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Let me second Jesse Kalin's remark that the strange effect of switching
one's attention from perceiving to reading, which subtitles requires,
deserves more attention that it has been given, and is indeed, in my
experience and judgment, the sole and perhaps decisive argument in favour
of dubbing.  It is unfortunate that most North Americans have no awareness
of how well and effectively dubbing can be done, though most Europeans who
lived through the last era of cross-country exchanges of good films
(1955-1970) will not forget it, especially when confronted with the
computerized garbage rushed into place nowadays.  The impact of
Tarkovsky's long takes when well-dubbed, for example, compared to the
constant interruption of them required when reading subtitles, has
perhaps to be experienced to be believed.
 
It is equally unfortunate that no one has bothered to study the most
notable other effect of reading subtitles.  I well recall how intellectual
the babblings of the drunken guests at Fellini's party in EIGHT-AND-A-HALF
seemed to those of us compelled to read the lines via subtitles when it
appeared (is read like an existentialist tract); and how astonished we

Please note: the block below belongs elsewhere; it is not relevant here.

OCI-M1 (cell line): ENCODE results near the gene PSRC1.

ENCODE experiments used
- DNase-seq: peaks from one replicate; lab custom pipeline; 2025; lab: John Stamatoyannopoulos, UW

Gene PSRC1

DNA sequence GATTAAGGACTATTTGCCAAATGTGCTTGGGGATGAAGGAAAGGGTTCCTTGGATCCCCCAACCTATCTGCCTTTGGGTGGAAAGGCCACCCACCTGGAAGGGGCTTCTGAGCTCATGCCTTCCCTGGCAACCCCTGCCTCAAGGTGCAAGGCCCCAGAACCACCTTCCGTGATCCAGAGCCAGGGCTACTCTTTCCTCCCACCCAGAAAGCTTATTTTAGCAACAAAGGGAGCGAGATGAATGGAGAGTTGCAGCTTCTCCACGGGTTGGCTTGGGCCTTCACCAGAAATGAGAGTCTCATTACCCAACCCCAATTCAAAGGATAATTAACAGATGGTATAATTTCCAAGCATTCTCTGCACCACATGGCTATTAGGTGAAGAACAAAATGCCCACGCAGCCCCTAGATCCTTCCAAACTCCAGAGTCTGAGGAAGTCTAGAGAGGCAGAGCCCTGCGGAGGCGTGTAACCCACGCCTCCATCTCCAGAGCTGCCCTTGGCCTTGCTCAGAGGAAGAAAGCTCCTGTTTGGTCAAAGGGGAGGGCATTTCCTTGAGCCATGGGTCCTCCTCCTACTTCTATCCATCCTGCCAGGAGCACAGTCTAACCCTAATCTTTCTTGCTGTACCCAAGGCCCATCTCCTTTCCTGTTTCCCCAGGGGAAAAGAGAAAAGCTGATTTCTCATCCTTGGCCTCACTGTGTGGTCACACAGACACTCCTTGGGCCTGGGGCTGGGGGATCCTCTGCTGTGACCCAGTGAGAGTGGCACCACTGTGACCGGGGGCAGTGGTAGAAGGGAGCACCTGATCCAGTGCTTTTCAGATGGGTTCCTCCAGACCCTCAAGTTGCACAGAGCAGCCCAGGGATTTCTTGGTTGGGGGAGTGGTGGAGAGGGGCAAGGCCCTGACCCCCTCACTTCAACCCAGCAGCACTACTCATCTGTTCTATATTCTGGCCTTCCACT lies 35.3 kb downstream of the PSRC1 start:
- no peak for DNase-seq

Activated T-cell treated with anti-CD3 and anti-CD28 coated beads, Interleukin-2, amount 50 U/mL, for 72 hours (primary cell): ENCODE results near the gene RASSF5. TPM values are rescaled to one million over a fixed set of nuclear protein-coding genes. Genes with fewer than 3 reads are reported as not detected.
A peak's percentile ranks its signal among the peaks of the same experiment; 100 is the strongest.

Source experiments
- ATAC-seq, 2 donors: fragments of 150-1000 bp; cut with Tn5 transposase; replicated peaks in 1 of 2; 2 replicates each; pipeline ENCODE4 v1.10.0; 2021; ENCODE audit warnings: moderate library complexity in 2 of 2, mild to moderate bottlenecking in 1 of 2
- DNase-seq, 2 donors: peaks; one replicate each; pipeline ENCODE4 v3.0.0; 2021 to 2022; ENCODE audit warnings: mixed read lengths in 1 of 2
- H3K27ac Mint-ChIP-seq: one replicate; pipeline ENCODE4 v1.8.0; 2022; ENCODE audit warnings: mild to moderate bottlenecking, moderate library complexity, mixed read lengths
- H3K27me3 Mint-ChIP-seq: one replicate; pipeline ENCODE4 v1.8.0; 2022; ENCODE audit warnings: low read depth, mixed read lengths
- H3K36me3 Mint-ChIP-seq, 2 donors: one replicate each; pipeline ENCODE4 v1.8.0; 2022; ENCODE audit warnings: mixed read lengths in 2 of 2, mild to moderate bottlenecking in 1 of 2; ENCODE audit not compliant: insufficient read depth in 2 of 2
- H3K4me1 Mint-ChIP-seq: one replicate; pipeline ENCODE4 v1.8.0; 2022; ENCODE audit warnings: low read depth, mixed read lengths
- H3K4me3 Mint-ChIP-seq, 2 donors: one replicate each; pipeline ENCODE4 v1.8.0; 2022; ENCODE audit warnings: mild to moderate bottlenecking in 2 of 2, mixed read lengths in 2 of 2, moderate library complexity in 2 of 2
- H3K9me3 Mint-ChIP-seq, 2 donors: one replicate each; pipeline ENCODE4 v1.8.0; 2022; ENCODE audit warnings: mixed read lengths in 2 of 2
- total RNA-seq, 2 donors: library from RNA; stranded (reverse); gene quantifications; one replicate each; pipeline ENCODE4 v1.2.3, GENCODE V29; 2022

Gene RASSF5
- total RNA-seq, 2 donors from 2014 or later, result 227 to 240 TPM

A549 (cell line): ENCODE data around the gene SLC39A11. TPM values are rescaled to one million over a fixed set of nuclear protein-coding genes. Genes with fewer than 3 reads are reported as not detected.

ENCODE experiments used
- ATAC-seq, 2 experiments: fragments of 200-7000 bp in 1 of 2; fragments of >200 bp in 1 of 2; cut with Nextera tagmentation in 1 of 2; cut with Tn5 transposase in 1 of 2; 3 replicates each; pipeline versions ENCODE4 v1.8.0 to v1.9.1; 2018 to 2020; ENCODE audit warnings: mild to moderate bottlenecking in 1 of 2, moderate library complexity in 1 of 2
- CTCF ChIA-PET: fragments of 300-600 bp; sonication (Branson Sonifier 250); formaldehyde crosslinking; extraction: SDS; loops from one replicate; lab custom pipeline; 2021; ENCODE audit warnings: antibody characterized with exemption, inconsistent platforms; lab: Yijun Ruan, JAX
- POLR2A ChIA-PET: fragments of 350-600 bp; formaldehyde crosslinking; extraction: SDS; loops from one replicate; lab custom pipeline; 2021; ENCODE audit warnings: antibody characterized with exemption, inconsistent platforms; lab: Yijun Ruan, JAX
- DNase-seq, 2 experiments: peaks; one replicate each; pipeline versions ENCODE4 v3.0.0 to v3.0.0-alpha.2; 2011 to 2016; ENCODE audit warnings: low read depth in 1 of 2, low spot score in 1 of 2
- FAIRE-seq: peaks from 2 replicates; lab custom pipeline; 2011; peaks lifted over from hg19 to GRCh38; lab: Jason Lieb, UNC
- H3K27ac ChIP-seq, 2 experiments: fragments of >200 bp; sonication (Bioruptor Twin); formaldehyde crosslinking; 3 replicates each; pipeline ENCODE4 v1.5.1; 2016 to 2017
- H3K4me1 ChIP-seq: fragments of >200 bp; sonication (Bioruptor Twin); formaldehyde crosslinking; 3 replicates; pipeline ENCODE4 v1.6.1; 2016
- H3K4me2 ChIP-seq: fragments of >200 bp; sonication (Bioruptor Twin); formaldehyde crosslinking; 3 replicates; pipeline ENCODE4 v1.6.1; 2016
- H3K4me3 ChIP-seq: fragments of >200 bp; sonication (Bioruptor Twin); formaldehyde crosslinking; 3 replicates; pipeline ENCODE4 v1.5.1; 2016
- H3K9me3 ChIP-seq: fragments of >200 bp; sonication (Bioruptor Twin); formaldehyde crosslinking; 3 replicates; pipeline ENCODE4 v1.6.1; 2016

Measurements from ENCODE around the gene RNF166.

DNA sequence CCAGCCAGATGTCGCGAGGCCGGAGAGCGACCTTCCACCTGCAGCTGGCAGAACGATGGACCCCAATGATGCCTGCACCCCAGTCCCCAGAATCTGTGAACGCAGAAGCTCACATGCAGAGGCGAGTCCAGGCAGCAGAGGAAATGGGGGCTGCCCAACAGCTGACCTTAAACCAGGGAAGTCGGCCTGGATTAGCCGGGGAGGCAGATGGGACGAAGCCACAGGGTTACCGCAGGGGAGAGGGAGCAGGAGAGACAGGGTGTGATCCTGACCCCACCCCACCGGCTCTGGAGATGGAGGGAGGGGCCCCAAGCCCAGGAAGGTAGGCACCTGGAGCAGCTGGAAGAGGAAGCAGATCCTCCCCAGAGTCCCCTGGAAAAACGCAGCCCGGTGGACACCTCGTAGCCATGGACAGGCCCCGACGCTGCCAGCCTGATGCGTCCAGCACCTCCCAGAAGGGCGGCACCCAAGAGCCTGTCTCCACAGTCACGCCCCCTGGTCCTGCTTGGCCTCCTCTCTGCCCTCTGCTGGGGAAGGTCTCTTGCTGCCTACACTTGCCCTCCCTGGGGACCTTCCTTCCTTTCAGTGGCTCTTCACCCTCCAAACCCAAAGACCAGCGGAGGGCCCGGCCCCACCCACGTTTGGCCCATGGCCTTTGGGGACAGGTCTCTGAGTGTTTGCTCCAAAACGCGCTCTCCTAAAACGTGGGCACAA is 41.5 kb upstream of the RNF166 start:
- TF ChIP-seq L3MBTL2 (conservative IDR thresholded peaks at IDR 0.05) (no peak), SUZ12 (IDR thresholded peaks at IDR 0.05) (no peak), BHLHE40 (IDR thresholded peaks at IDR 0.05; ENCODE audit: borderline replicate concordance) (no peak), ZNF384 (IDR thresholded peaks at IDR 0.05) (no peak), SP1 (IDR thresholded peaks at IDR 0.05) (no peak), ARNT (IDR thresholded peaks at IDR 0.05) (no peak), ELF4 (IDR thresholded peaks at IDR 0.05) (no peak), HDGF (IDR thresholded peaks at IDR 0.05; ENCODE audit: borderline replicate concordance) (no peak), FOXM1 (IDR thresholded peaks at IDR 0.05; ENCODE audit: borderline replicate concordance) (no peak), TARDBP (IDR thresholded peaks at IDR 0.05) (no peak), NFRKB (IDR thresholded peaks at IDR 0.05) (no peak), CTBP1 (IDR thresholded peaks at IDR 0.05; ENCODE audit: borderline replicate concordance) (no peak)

were to learn that our Italian counterparts considered ASPHALT JUNGLE to
be equally intellectual when its dialogue was filtered through the act of
reading, compared to the debased level of communication they found in
their own indigenous productions (their masterpieces, by our 'reading').
 
 
Evan William Cameron                            Telephone: 416-736-5149
York University - CFT 216 (Film)                Fax:       416-736-5710
4700 Keele Street                               E-mail:    [log in to unmask]
North York, Ontario
Canada  M3J 1P3
On Thu, 5 Dec 1996, Jesse Kalin wrote:
 
> I find this response by students as strange and puzzeling as Don.  I have
> never encountered it, even in "first" film courses, though I can quite
> imagine that students come to "block out" the (language) sound through
> their focus on reading.  (This actually is an argument for dubbing, though
> that's another issue.)  I have used Japanese films extensively, especially
> Ozu and "Tokyo Story", and a wide range of films other than Kurosawa.  I
> have always encouraged them to listen to the Japanese and begin to connect
> it (inflection, tone, etc.) with facial expression, bodily comportment, and
> the information given in subtitles.  (They have also been encouraged to see
> the films twice, though most don't, except in response to a specific
> assignment or for a term paper.)
>
> But film is also a strange beast, living as much in our imaginations (and
> constructed memories, ie., as retold stories--modified, amplified,
> embellished, etc.
>
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